Don Quinn, the creator and creative wordsmith of "Fibber McGee and Molly", had departed from the show as well; he gradually phased himself out during the 1949-50 season while developing his other radio sitcom hit, "The Halls of Ivy", and turned over the writing duties to his longtime partner Phil Leslie. By 1953, Leslie was the head writer, and he in turn hired reliable scribes like Ralph Goodman, Leonard Levinson, and Joel Kane to assist him in scripting duties; Max Hutto assumed the director's chair.

Thanks to the talents and professionalism of the writers and performers involved, the show retained a consistent level of quality; unlike many a contemporary radio series that both tightened its belt and overstayed its welcome, "Fibber McGee and Molly" was never allowed to dwindle into tossed-off "What the heck, no one's listening anyway" mediocrity. Though constrained by a tight budget and a dwindling radio audience, the new "Fibber McGee and Molly Show" did manage to attract a decent level of popularity; being aired twice daily, the show retained a small but loyal evening audience and gained an entirely new one when it aired during the soap opera-dominated daytime schedule. It even managed to attract an interesting array of sponsors hawking everything from Tums Antacid Tablets to Carter's Little Liver Pills - though, as the years went by, the commercial announcements gradually gave way to plugs for other NBC programs and the recording artists of RCA Victor - a parent company of NBC.

In it's quarter-hour version, McGee and company continued to charm and entertain listeners for nearly three years - a impressive feat in a society that was quickly forgetting how much they had once appreciated radio. In this, the ninth volume of a new series of collections transferred from the long-lost original NBC Reference Recordings, Radio Archives invites you to listen to forty full-length programs that have not been heard since they originally aired well over fifty years ago. An additional bonus is their sparkling audio quality; thanks to the innovations of the digital age, these classic shows can now be heard at a level of clear and crisp high fidelity that far exceeds what was available to the average listener in the 1950s. The result is shows that sound - and are - just as bright, fresh, and entertaining as they were when first heard -- a real tribute to the time, talent, and devotion to quality that went into their production.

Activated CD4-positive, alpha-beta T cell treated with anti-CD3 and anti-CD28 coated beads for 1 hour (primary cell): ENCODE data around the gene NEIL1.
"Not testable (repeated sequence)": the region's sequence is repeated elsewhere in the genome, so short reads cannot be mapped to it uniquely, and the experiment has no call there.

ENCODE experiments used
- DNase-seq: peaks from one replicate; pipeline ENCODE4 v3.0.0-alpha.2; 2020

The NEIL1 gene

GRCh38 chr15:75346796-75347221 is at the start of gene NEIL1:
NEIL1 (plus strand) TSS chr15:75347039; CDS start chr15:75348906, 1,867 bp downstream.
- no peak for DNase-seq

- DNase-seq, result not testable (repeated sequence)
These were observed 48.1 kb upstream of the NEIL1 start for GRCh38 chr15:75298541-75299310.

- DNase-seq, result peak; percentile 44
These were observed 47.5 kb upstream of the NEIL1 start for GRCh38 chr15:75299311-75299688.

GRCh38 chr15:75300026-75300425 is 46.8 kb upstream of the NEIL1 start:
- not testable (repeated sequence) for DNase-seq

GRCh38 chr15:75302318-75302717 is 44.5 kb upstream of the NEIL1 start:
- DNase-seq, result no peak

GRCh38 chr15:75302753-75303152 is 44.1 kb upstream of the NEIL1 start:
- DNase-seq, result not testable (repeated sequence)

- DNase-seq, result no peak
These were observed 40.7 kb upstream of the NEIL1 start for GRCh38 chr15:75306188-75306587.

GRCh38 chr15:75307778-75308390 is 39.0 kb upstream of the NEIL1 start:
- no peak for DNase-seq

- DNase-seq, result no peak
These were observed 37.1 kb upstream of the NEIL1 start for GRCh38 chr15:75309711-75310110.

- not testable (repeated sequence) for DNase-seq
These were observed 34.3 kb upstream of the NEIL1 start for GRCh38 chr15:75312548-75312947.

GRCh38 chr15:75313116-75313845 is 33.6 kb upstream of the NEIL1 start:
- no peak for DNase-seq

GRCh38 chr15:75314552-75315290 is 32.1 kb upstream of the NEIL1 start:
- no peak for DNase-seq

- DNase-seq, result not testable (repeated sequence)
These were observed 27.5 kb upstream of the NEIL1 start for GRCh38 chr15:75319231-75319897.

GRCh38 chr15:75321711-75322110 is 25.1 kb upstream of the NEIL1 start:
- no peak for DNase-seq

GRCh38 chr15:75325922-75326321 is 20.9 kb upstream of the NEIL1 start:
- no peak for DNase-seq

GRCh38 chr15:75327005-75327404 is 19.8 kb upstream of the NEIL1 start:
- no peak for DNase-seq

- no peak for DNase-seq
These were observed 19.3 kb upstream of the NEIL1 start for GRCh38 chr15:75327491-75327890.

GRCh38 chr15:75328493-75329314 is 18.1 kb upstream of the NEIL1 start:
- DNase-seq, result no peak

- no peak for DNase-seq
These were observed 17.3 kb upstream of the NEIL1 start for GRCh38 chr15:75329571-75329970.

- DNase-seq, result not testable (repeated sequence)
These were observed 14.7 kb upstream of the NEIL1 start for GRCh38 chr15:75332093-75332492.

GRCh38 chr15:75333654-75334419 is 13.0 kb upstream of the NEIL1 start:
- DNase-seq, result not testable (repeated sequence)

Chef McGee
Wednesday, May 18, 1955 - 15:00 - NBC

Running the Malt Shop
Thursday, May 19, 1955 - 15:00 - NBC

All You Can Eat for a Dollar
Sunday, May 22, 1955 - 15:00 - NBC

The Streamliner Belt
Monday, May 23, 1955 - 15:00 - NBC

The Elusive Bee
Tuesday, May 24, 1955 - 15:00 - NBC

The Bee Swarm Invades
Wednesday, May 25, 1955 - 15:00 - NBC

The Bee Man
Thursday, May 26, 1955 - 15:00 - NBC

Fun Night at the Elks Club
Sunday, May 29, 1955 - 15:00 - NBC

McGee is Caught at the Cleaners
Monday, May 30, 1955 - 15:00 - NBC

McGee Brings Molly the Wrong Dress
Tuesday, May 31, 1955 - 15:00 - NBC

The Lost Kid
Wednesday, June 1, 1955 - 15:00 - NBC

McGee and Wimple Visit a New Barber
Thursday, June 2, 1955 - 15:00 - NBC

McGee Makes Some Ice Cream
Sunday, June 5, 1955 - 15:00 - NBC

McGee Works Out His Activity Guide
Monday, June 6, 1955 - 15:00 - NBC

McGee's Mentality
Tuesday, June 7, 1955 - 15:00 - NBC

Frugal McGee is Stuck Downtown
Wednesday, June 8, 1955 - 15:00 - NBC

Nightclubbing It
Thursday, June 9, 1955 - 15:00 - NBC

The Chipmunk
Sunday, June 12, 1955 - 15:00 - NBC

McGee Forgets a Special Day
Monday, June 13, 1955 - 15:00 - NBC

McGee Finds a Stock Certificate
Tuesday, June 14, 1955 - 15:00 - NBC

The Knocking Door Mystery
Wednesday, June 15, 1955 - 15:00 - NBC

The Woodpecker
Thursday, June 16, 1955 - 15:00 - NBC

Counseling the Old Timer
Sunday, June 19, 1955 - 15:00 - NBC

McGee Pawns Molly's Coat
Monday, June 20, 1955 - 15:00 - NBC

Hit and Run
Tuesday, June 21, 1955 - 15:00 - NBC

The Autographed Baseball
Wednesday, June 22, 1955 - 15:00 - NBC

McGee Bustles in the Kitchen
Thursday, June 23, 1955 - 15:00 - NBC

The McGee Gas Saver
Monday, September 26, 1955 - 15:00 - NBC

McGee Gives a Gift to the Elks
Tuesday, September 27, 1955 - 15:00 - NBC

McGee Fixes the Bathroom Shade
Wednesday, September 28, 1955 - 15:00 - NBC

McGee is Charitable to Lester
Thursday, September 29, 1955 - 15:00 - NBC

McGee Tries to Tell a Joke
Friday, September 30, 1955 - 15:00 - NBC

McGee Makes a Suggestion to Molly's Club
Monday, October 3, 1955 - 15:00 - NBC

Penetrating the Fortress
Tuesday, October 4, 1955 - 15:00 - NBC

Preparing For Mister Shi
Wednesday, October 5, 1955 - 15:00 - NBC

Doc and McGee Mess Up the Chowder
Thursday, October 6, 1955 - 15:00 - NBC

Molly Buys a Bookend
Friday, October 7, 1955 - 15:00 - NBC

Mr. and Mrs. Average Citizen
Wednesday, October 12, 1955 - 15:00 - NBC

McGee Tries to Write a Dunning Letter
Thursday, October 13, 1955 - 15:00 - NBC

McGee Delivers Papers
Friday, October 14, 1955 - 15:00 - NBC